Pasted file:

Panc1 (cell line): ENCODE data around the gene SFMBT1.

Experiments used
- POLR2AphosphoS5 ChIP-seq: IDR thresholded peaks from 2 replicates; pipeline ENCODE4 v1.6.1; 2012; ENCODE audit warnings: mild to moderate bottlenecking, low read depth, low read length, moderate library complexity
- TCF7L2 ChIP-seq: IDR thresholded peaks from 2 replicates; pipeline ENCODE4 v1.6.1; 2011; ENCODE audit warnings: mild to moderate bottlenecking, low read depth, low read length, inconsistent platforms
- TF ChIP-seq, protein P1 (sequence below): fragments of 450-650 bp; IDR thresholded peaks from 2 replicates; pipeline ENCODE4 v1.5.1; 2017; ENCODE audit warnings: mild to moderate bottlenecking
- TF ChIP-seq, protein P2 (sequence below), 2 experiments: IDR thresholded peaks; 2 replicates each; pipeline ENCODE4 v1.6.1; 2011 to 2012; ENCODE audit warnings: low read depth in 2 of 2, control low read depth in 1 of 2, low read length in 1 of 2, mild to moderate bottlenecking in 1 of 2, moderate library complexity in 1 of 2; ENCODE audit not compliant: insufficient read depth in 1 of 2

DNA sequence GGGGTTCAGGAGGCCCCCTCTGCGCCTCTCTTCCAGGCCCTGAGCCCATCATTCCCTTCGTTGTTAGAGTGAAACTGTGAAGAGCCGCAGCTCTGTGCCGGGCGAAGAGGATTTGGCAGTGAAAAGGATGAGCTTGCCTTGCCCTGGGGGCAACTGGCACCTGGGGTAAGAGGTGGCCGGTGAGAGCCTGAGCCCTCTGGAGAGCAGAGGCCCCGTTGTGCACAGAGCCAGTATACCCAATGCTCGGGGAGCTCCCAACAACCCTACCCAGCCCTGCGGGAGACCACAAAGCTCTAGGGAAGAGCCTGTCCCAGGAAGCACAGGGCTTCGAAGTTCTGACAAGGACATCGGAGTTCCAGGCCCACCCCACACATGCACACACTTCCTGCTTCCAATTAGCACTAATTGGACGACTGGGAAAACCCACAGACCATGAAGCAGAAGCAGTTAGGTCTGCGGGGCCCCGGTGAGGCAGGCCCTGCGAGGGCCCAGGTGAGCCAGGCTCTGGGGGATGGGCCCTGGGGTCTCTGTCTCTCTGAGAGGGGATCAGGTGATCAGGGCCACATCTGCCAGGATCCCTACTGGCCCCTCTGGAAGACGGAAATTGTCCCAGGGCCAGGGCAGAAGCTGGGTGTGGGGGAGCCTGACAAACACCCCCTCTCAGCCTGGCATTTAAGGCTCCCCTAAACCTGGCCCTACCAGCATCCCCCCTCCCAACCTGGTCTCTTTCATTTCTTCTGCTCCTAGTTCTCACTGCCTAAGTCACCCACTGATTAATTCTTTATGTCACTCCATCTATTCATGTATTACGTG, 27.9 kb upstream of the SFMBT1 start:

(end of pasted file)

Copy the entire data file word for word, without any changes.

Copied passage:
Panc1 (cell line): ENCODE data around the gene SFMBT1.

Experiments used
- POLR2AphosphoS5 ChIP-seq: IDR thresholded peaks from 2 replicates; pipeline ENCODE4 v1.6.1; 2012; ENCODE audit warnings: mild to moderate bottlenecking, low read depth, low read length, moderate library complexity
- TCF7L2 ChIP-seq: IDR thresholded peaks from 2 replicates; pipeline ENCODE4 v1.6.1; 2011; ENCODE audit warnings: mild to moderate bottlenecking, low read depth, low read length, inconsistent platforms
- TF ChIP-seq, protein P1 (sequence below): fragments of 450-650 bp; IDR thresholded peaks from 2 replicates; pipeline ENCODE4 v1.5.1; 2017; ENCODE audit warnings: mild to moderate bottlenecking
- TF ChIP-seq, protein P2 (sequence below), 2 experiments: IDR thresholded peaks; 2 replicates each; pipeline ENCODE4 v1.6.1; 2011 to 2012; ENCODE audit warnings: low read depth in 2 of 2, control low read depth in 1 of 2, low read length in 1 of 2, mild to moderate bottlenecking in 1 of 2, moderate library complexity in 1 of 2; ENCODE audit not compliant: insufficient read depth in 1 of 2

DNA sequence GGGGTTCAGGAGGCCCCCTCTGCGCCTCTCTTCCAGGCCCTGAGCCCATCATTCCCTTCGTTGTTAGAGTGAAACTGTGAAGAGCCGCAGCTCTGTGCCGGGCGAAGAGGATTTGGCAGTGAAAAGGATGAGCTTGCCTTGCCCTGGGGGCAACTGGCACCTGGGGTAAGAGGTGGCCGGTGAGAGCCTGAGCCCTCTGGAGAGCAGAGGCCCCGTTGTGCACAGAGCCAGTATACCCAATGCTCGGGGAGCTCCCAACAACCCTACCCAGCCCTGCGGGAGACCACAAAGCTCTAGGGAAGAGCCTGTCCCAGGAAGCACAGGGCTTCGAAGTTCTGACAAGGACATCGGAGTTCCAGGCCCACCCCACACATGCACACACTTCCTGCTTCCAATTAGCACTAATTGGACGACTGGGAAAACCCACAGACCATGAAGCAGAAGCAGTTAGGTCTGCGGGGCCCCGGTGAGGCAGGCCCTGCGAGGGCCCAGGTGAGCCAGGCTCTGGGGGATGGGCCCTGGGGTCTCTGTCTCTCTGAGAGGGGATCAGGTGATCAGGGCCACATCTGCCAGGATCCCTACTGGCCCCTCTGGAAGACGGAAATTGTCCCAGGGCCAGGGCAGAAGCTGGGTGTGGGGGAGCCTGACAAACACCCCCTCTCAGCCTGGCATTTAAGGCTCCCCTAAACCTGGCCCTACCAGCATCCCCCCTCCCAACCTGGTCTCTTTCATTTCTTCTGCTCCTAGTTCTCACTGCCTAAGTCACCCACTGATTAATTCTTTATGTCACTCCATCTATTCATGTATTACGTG, 27.9 kb upstream of the SFMBT1 start: